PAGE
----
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The Settlement of the Appalachian Frontier: Cumberland Gap

The Settlement of the Appalachian Frontier

Sharing information, stories, and ideas for teaching students about the settlement of the Appalachian Frontier. Focusing on the little-known people and history of Southwestern Virginia, Northeast Tennessee, and Eastern Kentucky.

Location: Nickelsville, Virginia, United States

Wednesday, December 22, 2004

Cumberland Gap

What a sight it must have been. Standing at the narrow, 2-mile-wide notch, or gap, on Cumberland Mountain, a visitor with lots of time—say, a couple of centuries—would have had the privilege of watching one of America's most unusual animal and human migrations. First it was woodland bison (Bison bison pennsylvania), elk (Cervus canadensis), and white-tailed deer (Odocoileus virginianus) that trampled a trail through this natural doorway to the salt licks and ample food of bluegrass Kentucky beyond the mountain barrier. Bands of Shawnee and Cherokee Indians followed the animals to the rich hunting grounds, and sometimes raiding parties followed one another. So many bleached bones of rival Indian tribes littered the trail from the Potomac River south through Cumberland Gap then north to the Ohio River that the route came to be called Warrior's Path.
Then in 1750, white explorers led by Dr. Thomas Walker found this narrow pass through the Appalachian Mountains, of which the Cumberland range is a part. With only primitive transportation, restless colonists along the eastern seaboard had been stymied all along the mountain wall. Also, French settlers and allied tribes of the Iroquois Confederacy made the western frontier beyond the mountains dangerous to explore. Shawnees, distressed at encroachment on their rich Kentucky hunting grounds by white trappers and settlers, became increasingly belligerent.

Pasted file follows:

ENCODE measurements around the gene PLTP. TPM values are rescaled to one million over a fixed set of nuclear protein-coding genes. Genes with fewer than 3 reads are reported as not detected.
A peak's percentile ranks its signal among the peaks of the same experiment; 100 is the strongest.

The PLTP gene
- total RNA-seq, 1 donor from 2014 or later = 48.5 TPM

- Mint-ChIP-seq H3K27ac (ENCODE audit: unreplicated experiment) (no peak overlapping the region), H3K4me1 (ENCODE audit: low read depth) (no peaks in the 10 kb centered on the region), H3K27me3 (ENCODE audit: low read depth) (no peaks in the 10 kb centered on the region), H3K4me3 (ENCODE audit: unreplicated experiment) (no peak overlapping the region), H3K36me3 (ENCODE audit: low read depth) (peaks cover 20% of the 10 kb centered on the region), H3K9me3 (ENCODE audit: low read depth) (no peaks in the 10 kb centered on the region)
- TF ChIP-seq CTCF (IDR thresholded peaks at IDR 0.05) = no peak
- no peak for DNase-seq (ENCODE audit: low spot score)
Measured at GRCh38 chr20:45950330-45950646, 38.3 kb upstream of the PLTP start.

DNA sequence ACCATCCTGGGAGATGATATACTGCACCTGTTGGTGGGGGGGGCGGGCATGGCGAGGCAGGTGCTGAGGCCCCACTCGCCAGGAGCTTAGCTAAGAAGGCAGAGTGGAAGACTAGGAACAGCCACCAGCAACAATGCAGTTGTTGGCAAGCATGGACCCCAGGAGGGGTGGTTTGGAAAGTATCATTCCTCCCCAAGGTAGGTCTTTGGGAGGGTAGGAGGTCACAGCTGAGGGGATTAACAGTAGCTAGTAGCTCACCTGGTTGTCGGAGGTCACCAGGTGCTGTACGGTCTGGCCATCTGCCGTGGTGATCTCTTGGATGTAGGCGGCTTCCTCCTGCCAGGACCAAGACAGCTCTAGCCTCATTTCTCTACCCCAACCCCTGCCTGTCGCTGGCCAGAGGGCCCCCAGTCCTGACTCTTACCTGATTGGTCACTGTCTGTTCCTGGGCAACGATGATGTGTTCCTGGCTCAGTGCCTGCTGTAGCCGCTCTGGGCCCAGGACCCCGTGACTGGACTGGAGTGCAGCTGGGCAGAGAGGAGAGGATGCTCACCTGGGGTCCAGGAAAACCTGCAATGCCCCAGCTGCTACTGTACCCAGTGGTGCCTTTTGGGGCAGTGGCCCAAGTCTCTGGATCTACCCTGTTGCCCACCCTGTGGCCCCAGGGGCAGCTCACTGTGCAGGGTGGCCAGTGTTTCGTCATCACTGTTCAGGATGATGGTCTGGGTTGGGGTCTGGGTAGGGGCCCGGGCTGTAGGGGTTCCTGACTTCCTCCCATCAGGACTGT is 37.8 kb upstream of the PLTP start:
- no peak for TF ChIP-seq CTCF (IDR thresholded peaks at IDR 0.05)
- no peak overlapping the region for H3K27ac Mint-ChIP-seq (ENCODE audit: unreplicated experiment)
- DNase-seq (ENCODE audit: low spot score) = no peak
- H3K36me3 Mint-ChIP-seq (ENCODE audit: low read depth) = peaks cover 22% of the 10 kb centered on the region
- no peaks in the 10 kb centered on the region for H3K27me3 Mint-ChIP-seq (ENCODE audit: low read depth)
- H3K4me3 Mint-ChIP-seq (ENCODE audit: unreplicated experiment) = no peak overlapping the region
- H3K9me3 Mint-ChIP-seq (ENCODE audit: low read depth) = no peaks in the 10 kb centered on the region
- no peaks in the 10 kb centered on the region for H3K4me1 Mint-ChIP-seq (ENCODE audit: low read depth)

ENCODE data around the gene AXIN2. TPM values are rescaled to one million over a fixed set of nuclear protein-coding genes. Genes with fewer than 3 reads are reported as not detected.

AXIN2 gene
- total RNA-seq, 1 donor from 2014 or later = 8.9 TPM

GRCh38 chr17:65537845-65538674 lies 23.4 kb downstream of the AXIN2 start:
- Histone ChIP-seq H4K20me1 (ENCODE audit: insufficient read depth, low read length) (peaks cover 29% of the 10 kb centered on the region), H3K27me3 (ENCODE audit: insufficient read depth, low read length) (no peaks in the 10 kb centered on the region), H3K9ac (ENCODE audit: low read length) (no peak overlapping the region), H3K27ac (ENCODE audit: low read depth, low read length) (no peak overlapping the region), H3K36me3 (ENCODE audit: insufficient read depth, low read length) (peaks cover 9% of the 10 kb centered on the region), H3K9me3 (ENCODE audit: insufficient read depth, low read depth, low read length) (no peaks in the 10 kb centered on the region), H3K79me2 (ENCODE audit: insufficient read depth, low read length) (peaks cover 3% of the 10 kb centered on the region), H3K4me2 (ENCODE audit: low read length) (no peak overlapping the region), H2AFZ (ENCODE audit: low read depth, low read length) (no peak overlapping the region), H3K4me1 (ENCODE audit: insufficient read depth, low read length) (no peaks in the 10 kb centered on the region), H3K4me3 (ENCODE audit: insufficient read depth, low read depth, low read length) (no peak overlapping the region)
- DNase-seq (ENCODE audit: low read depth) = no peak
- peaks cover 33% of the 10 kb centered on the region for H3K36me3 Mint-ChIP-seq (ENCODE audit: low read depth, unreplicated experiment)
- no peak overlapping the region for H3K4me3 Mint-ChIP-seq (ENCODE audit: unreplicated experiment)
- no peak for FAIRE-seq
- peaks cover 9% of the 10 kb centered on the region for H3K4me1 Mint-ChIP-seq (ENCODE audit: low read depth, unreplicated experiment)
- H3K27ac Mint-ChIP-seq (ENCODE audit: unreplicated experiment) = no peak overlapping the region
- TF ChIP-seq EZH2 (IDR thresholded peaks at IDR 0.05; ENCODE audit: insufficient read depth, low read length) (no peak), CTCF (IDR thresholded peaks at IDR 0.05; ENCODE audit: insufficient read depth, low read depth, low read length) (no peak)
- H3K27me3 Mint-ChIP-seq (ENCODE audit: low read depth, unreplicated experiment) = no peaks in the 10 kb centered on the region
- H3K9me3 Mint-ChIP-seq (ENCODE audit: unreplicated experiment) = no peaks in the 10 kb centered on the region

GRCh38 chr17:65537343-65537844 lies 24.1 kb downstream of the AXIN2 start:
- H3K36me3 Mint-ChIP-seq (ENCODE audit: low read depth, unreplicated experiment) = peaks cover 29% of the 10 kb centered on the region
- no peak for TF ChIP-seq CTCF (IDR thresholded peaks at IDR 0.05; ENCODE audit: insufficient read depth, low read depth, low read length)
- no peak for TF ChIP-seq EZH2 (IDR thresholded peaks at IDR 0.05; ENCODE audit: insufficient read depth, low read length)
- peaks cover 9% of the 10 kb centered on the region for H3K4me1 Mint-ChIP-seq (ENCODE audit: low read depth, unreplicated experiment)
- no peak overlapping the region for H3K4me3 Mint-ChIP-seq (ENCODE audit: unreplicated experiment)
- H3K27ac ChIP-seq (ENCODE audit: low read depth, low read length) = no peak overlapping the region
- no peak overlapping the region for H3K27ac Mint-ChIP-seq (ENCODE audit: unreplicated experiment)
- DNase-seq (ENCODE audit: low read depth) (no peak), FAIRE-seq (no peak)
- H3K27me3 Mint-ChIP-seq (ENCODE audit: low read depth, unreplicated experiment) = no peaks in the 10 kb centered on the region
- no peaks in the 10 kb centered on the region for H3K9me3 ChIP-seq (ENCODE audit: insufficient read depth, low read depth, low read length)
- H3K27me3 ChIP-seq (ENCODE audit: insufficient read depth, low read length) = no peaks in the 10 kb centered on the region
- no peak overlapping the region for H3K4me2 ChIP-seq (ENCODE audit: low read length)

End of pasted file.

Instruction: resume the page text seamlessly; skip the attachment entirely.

In 1774, at Point Pleasant, the Shawnees and a confederacy of Delaware, Wyandot, Cayuga, and other Indian tribes led by Cornstalk lost a bloody battle with Virginia settlers and militia. To save their families, the Shawnees gave up rights to their hunting grounds by signing the Treaty of Camp Charlotte. When the 1775 Treaty of Sycamore Shoals was signed, Daniel Boone and 30 men set out from the Long Island of the Holston (in present day Kingsport, Tenn.) and blazed the Wilderness Trail through Scott and Lee Counties in Va. and through Cumberland Gap into Kentucky.
Waves of land-hungry immigrants soon trudged along the crude trail . By the end of the Revolutionary War in 1783, an impressive stream of 12,000 people had crossed into the new territory. The stream became a river, then a torrent. By 1792, the population west of the gap was more than 100,000, and Kentucky was invited to join the Union. As the century came to a close, traffic on the Wilderness Road continued day and night. The curses of oxen drivers and the bawl of cattle mingled with the jingle of horse harnesses and the groans of loaded wagons struggling across Cumberland Gap. By 1800, just 50 years after it was discovered by Walker, the famous gap had funneled more than a third of a million people from the East to the new lands of the West.